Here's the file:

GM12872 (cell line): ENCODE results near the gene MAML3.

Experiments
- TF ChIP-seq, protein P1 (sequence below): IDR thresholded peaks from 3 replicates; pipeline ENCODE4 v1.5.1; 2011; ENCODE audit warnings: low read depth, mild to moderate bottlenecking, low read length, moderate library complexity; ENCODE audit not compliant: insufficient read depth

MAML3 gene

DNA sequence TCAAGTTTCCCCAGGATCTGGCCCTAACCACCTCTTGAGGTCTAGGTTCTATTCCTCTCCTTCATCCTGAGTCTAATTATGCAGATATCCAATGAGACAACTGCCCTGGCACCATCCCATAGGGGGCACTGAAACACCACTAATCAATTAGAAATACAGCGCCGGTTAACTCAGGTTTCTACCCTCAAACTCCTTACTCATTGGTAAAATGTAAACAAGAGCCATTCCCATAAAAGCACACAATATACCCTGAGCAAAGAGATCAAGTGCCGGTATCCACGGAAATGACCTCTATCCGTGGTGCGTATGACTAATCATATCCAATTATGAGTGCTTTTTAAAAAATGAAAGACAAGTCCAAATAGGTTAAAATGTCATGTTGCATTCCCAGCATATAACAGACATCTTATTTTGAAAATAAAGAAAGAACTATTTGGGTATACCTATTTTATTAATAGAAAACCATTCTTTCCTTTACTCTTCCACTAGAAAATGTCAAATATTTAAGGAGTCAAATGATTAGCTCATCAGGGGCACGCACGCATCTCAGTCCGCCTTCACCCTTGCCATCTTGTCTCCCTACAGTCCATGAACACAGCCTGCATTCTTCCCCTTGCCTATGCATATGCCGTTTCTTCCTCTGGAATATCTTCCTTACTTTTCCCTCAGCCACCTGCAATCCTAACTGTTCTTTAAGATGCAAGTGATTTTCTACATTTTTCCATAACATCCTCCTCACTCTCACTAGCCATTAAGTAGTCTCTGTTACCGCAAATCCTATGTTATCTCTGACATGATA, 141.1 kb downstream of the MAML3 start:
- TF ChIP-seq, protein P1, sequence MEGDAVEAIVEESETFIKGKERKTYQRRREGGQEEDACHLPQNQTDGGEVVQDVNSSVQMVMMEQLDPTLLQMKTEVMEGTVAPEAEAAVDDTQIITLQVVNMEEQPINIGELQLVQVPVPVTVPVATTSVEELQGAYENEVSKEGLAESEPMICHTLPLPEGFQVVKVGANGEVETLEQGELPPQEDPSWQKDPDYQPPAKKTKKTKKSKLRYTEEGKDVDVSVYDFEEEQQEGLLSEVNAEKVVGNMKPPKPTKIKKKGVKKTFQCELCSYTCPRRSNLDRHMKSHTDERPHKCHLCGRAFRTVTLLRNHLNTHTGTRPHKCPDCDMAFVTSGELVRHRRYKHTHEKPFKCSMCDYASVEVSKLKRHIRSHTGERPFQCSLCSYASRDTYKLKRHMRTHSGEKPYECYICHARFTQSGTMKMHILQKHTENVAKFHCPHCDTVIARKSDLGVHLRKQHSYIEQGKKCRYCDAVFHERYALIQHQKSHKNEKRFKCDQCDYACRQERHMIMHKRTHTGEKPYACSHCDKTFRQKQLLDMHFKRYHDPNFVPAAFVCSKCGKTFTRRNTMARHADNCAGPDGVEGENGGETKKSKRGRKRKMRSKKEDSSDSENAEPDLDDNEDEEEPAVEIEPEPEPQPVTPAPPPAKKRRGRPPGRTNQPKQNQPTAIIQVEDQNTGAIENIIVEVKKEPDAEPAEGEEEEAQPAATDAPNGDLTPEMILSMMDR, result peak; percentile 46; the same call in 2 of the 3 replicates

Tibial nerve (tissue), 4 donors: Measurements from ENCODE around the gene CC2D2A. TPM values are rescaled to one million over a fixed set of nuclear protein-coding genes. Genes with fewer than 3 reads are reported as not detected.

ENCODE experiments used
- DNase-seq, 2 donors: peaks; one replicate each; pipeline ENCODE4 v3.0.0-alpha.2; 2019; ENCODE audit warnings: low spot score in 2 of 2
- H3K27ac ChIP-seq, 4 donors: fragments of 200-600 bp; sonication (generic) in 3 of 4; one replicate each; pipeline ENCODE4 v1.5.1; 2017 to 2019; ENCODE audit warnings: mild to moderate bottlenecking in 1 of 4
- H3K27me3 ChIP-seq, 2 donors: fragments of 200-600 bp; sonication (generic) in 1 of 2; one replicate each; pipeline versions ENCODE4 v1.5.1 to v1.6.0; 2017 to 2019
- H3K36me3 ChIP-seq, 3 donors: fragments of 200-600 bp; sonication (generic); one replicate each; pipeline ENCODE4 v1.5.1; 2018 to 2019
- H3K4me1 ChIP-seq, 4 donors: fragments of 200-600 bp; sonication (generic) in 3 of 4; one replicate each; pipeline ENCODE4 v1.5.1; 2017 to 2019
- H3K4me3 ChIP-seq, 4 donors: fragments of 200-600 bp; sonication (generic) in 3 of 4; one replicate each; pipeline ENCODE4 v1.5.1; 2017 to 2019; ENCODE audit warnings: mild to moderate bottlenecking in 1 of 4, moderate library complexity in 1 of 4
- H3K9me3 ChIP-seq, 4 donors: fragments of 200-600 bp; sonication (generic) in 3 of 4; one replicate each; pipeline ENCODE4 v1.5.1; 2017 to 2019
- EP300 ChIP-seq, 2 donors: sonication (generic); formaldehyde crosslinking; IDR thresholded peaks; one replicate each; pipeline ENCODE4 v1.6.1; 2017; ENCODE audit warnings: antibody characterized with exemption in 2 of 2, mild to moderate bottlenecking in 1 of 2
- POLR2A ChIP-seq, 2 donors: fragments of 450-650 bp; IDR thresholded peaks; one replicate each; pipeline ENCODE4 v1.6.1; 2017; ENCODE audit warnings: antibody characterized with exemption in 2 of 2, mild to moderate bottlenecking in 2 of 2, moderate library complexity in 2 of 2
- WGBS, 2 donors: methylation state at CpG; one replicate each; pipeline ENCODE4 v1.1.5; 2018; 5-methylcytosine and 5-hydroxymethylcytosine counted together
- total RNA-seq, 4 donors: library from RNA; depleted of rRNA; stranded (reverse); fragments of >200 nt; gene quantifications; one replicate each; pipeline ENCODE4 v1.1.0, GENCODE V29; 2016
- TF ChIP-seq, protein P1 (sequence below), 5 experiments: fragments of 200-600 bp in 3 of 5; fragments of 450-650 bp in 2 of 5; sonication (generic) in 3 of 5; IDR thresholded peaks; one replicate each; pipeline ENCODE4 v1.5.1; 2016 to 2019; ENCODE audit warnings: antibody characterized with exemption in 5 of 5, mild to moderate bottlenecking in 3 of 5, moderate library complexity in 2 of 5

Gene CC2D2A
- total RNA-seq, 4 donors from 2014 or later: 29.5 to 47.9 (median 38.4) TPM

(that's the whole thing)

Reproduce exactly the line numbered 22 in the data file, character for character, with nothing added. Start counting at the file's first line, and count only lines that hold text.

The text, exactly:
- total RNA-seq, 4 donors from 2014 or later: 29.5 to 47.9 (median 38.4) TPM